Rehabilitation for Carpal Tunnel Syndrome
The carpal tunnel is a narrow, fibrous passage in the wrist that protects the median nerve, which runs down the length of arm and through the wrist into the hand. The median nerve controls some hand movement, and sensation in the thumb, index and middle fingers, and half of the ring finger. Irritation or compression of the median nerve within the carpal tunnel can cause tingling and numbness in the fingers, a condition known as carpal tunnel syndrome (CTS).
Nonsurgical Rehabilitation for Carpal Tunnel Syndrome
In most cases, the causes of CTS remain unknown. In some instances, CTS may be the result of genetic predisposition, with some people having atypically small carpal tunnels, making the median nerve more susceptible to irritation. Whether CTS is caused by repetitive motions such as using a computer mouse has not been proven conclusively. Often, CTS can be effectively treated by avoiding or modifying the movement or position that is causing symptoms. Additional treatments may include:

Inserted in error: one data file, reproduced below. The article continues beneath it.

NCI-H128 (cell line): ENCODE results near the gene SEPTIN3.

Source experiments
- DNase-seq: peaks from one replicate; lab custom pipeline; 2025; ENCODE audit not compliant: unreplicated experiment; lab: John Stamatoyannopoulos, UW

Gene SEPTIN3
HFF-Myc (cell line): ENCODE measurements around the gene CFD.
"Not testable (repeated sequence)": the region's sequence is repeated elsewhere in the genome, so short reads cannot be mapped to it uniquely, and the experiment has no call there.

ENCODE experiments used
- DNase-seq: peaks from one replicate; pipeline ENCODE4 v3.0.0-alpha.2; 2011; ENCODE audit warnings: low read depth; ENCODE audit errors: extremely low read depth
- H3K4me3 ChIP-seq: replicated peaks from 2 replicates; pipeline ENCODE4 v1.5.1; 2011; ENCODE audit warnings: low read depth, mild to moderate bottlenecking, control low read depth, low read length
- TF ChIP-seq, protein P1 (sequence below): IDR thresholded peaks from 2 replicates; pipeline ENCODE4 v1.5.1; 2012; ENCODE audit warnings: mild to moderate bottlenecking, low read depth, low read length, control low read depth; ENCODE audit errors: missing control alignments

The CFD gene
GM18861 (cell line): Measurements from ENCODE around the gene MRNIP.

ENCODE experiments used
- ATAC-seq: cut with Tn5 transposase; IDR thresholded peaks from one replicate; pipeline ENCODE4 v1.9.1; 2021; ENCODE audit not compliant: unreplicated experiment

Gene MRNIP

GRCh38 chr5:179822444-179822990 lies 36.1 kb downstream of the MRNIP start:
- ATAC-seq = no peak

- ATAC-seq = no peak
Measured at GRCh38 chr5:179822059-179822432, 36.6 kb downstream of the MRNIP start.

- Resting the hands
- Applying cold packs
- Taking anti-inflammatory medication
- Getting corticosteroid injections
- Wearing splints
In conjunction with the above, nerve- and tendon-gliding exercises, which stretch and encourage the flexibility of nerves and tendons that pass through the carpal tunnel, may be recommended.
Surgical Rehabilitation for Carpal Tunnel Syndrome
Surgical treatment for CTS, called carpal tunnel release, involves cutting the transverse carpal ligament to relieve pressure on the median nerve. It is an outpatient procedure typically performed on those who have had persistent (lasting longer than 6 months) symptoms that have not responded to other treatment methods. Physical therapy, such as hand-strengthening and stretching exercises, may help to restore strength and flexibility to the wrist and hand.